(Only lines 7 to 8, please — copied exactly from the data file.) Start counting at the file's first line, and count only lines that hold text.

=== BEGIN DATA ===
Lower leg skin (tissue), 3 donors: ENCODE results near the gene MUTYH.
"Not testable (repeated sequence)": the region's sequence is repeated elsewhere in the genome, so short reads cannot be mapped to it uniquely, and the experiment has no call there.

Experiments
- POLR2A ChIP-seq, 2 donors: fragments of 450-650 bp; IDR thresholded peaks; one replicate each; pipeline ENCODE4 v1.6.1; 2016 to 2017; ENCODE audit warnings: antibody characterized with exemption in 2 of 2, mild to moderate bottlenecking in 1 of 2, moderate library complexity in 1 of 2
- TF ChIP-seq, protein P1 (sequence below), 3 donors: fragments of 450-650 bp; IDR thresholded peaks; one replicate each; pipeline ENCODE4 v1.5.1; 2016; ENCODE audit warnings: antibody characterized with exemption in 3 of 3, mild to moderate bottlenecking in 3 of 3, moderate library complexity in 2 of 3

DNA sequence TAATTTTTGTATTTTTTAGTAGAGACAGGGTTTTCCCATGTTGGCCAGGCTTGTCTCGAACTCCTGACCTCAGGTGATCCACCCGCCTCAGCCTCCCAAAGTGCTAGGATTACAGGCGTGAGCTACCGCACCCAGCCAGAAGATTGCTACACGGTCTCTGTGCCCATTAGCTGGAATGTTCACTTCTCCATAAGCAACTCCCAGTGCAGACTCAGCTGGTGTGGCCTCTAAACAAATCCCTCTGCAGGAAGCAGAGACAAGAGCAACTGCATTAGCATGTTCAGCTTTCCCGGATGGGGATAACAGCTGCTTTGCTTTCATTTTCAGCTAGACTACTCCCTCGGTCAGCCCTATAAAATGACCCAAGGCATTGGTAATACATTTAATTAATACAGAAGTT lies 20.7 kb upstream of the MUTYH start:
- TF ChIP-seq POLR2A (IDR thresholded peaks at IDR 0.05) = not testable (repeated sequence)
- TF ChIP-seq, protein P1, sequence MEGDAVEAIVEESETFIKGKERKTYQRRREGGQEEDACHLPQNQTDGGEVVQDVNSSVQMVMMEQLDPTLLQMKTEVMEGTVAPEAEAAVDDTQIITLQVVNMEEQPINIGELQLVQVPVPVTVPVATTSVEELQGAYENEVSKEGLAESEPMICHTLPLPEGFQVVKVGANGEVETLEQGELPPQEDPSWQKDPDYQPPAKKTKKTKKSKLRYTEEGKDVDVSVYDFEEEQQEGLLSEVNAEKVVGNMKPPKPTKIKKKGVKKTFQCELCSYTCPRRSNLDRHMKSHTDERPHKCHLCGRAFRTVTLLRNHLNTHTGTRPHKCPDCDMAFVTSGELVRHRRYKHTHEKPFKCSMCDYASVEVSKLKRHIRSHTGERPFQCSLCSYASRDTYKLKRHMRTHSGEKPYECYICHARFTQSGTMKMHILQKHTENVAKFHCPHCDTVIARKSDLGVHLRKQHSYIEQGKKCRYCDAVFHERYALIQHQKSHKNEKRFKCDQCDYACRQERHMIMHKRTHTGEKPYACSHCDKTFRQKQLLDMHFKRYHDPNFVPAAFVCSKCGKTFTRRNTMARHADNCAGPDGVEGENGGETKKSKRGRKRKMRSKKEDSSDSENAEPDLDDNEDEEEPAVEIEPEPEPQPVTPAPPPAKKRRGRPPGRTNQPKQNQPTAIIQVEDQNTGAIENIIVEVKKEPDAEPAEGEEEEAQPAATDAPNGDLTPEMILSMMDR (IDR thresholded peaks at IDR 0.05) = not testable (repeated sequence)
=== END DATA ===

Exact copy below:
- TF ChIP-seq POLR2A (IDR thresholded peaks at IDR 0.05) = not testable (repeated sequence)
- TF ChIP-seq, protein P1, sequence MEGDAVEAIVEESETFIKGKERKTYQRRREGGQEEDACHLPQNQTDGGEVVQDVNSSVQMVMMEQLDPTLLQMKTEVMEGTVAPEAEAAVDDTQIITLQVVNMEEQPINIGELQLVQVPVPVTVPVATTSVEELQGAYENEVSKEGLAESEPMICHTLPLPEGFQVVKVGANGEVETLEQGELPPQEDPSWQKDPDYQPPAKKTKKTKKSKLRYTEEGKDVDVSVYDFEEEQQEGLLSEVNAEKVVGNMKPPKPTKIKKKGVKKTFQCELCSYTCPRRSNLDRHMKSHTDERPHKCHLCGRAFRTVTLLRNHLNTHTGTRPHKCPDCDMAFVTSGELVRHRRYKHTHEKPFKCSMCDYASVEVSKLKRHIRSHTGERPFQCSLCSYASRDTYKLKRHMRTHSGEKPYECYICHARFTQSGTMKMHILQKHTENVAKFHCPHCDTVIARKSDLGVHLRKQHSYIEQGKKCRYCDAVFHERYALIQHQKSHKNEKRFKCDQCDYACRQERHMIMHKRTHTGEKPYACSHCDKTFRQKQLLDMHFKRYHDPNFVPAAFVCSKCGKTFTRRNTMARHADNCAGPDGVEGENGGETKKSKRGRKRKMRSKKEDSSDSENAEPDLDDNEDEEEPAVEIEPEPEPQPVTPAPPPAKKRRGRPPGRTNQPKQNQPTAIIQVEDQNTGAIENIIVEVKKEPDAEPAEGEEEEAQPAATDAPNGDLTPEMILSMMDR (IDR thresholded peaks at IDR 0.05) = not testable (repeated sequence)